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Dynamic Chiropractic – January 15, 2011, Vol. 29, Issue 02

Will the Political Power Shift Put the Brakes on Obamacare?

By James Edwards, DC

Right after the 2008 election, I predicted that Barack Obama's victory could bode well for the chiropractic profession. That's because his proposed health care reform plan was modeled after the Federal Employees Health Care Plan.

[For more information, see "News Flash: Obama Victory Could Result in Full-Scope Chiropractic" in the Jan. 15, 2009 issue.] I further predicted that there was a good chance health care reform would pass because Democrats controlled both houses of Congress.

Well, health care reform did indeed pass and due to the Herculean efforts of the American Chiropractic Association (ACA), non-discrimination language was included in the final bill that became law [the Patient Protection and Affordable Care Act]. That was truly a historic victory for the ACA and the chiropractic profession overall. From the chiropractic perspective everything looked good; that is, until the Nov. 2 midterm elections. That's when everything changed.

Based on the election results, I now believe it is highly unlikely that Obamacare and chiropractic's anti-discrimination language, as included in the act [Sec. 2706 of the Act, Public Law 111-148] will ever be implemented. That's because the new Republican majority in the House of Representatives - where appropriation bills must originate - will likely deny all funding for Obamacare. In fact, I believe it is very likely that the House will symbolically vote to repeal Obamacare. I say "symbolically" because the Democratic Senate will never approve repeal legislation, and even if they did, the president would most certainly veto it.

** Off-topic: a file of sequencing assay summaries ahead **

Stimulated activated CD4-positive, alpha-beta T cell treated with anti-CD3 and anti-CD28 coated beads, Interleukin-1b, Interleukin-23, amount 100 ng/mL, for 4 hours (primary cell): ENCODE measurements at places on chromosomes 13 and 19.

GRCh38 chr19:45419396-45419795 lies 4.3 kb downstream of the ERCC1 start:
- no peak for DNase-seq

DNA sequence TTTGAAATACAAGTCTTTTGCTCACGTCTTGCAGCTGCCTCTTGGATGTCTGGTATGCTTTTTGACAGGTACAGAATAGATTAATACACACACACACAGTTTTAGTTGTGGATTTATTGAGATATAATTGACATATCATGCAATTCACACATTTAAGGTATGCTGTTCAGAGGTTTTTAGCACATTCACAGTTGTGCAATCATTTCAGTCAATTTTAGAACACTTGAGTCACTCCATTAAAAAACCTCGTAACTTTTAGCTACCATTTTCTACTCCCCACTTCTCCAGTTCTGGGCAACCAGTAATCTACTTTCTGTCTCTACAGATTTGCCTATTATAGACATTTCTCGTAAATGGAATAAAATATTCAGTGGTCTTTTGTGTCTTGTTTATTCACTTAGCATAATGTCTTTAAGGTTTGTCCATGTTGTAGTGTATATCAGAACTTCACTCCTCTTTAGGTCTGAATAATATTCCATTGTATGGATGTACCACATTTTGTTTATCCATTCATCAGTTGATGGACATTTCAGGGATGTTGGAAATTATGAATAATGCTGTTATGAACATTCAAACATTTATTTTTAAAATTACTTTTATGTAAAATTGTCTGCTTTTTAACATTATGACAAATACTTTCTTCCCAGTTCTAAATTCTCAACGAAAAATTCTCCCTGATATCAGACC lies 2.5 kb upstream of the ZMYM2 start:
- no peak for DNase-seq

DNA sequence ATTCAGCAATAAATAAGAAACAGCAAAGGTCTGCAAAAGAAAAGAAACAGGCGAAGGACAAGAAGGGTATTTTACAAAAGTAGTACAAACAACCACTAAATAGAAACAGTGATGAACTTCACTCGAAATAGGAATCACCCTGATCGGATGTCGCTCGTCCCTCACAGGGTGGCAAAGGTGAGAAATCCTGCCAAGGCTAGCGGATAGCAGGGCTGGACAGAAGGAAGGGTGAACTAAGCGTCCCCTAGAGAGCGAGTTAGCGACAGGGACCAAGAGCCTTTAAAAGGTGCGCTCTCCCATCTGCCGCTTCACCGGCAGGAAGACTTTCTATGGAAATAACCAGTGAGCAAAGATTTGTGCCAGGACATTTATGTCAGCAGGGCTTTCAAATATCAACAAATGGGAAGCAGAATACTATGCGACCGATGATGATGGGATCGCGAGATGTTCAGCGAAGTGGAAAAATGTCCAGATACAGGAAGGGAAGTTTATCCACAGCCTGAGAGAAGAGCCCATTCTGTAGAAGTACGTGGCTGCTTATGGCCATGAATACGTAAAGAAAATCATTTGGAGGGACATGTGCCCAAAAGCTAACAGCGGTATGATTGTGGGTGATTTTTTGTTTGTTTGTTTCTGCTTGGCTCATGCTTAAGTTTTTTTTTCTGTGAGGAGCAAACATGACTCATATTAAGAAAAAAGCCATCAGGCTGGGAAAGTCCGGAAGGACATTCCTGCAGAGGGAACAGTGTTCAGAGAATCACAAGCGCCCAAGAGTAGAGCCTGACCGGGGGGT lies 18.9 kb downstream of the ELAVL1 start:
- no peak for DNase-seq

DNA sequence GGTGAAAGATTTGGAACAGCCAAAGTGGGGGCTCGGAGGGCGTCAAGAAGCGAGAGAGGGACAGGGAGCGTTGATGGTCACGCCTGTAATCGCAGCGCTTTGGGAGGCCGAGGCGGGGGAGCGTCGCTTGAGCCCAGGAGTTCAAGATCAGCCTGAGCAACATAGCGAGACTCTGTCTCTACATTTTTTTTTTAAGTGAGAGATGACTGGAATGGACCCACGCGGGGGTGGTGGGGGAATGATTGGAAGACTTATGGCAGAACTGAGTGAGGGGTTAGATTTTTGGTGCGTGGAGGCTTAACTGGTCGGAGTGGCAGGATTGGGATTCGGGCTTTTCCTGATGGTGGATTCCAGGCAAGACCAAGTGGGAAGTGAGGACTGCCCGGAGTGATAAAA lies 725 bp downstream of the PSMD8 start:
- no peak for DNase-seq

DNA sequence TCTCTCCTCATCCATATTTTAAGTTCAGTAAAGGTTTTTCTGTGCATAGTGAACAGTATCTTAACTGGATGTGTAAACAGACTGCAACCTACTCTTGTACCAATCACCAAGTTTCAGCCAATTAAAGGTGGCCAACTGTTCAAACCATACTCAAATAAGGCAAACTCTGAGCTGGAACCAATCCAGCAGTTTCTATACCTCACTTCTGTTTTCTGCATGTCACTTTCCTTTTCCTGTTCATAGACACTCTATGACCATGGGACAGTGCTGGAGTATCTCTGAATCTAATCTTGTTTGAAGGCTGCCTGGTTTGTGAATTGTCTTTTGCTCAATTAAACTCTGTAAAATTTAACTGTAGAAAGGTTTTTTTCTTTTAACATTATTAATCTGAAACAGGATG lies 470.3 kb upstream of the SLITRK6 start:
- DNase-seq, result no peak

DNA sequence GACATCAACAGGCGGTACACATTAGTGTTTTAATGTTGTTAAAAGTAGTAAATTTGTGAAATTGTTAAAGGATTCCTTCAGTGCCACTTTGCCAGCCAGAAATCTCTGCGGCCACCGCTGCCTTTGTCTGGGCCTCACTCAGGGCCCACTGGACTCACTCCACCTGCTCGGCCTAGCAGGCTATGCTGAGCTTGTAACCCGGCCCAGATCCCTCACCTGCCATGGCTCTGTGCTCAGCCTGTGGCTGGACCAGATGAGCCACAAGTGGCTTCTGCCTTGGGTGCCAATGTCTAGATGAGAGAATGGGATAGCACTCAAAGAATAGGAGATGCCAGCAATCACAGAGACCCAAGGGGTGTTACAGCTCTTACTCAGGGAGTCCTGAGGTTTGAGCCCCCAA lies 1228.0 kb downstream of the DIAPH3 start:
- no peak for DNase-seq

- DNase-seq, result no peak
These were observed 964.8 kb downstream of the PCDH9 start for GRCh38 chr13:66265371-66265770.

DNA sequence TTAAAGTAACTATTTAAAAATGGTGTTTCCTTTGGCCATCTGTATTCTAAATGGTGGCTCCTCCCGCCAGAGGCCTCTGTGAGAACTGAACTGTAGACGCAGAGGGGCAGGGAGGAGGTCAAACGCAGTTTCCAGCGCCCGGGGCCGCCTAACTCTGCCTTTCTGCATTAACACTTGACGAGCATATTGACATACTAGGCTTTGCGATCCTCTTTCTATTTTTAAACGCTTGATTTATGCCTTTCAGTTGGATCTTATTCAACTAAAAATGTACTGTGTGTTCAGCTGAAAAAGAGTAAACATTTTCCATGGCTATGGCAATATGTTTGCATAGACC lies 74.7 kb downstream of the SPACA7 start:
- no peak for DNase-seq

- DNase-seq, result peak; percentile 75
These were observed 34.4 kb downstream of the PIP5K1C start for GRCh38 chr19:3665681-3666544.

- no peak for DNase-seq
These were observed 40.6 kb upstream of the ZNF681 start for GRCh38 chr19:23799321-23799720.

While some believe House Republicans should not take a hard line stance against Obamacare due to the harm they suffered for shutting down the government in the mid-'90s, I believe they will. That's because there's "a new sheriff in town" called the Tea Party that will hold Republican House members accountable if they waver on repealing the law.
Plus, in what will ultimately be decided by the U.S. Supreme Court, the health care reform statute will have to survive the constitutionality challenges that have been presented by multiple state attorneys general.

Implementation of Obamacare could also be adversely affected by the flip of 10 state governorships from Democrat to Republican. That's because state governors are the ones who will control reapportionment and will have the party and patronage apparatus in place when Obama and a large number of Senate Democrats run in 2012. Should the Republican Party win the presidency and 60 seats in the Senate, repeal of Obamacare will most likely occur - and along with it, chiropractic's anti-discrimination provision.

So, without question, implementation of Obamacare faces a tough, uphill battle on many fronts. If funding and full implementation are indeed unlikely, wouldn't it be best if the chiropractic profession started focusing its energy and resources on other issues? Unfortunately, the profession cannot afford to take that chance and must proceed on the assumption that Obamacare will indeed be implemented, despite the apparent challenges. To that end, the ACA has already began taking the regulatory and administrative actions necessary to ensure that chiropractic care is included to the fullest extent possible.

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